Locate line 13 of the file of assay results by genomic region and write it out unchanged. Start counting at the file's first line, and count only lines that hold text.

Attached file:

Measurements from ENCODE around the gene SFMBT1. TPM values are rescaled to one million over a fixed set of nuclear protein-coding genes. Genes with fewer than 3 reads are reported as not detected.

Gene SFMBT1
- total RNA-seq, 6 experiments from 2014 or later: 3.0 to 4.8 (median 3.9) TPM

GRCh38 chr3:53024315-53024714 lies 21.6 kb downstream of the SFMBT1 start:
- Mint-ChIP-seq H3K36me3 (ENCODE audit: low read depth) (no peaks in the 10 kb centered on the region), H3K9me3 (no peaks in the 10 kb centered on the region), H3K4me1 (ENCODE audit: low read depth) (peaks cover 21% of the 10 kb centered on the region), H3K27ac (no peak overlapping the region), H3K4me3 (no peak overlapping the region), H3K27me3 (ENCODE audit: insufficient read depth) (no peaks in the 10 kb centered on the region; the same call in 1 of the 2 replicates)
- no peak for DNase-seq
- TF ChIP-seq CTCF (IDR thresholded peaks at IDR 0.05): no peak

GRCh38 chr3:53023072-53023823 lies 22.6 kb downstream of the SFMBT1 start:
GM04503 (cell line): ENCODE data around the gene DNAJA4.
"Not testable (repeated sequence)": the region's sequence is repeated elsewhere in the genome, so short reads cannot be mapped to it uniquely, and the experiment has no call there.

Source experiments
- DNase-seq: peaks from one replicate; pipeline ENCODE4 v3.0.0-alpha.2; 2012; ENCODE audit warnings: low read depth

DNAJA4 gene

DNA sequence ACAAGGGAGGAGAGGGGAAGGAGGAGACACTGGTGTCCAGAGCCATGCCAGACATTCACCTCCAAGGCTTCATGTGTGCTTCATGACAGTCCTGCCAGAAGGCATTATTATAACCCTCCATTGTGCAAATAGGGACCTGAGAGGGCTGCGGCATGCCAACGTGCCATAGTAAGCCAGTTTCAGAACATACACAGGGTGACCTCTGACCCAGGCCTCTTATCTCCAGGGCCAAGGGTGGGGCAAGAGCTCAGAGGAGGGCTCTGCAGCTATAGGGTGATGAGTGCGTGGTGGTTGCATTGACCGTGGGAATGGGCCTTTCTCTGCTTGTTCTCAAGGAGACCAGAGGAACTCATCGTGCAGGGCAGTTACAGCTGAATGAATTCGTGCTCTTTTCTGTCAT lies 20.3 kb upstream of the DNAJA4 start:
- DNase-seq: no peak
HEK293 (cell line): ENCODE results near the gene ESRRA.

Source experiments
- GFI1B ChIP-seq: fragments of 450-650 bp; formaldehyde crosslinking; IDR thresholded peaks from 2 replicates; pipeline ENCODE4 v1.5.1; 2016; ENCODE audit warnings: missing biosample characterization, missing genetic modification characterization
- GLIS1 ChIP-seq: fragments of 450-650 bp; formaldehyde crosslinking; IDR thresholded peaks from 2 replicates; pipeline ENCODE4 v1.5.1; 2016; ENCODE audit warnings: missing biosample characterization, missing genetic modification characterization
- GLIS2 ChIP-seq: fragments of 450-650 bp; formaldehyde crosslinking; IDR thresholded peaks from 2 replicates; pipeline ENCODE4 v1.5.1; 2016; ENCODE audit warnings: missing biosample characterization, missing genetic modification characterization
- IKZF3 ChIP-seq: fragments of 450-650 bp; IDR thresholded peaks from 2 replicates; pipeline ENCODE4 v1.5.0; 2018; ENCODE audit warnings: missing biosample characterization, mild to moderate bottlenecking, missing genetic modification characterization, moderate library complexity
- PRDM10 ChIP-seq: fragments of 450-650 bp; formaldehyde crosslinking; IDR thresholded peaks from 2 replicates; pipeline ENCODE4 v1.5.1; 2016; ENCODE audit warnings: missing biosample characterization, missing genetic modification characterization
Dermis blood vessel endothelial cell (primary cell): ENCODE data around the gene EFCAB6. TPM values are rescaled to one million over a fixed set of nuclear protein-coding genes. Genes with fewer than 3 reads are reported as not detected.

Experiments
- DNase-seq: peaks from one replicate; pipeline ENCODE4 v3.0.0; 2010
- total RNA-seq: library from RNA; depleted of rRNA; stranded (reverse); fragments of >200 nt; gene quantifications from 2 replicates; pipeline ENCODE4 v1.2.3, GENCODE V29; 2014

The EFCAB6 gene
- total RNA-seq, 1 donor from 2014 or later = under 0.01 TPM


DNAJA4 gene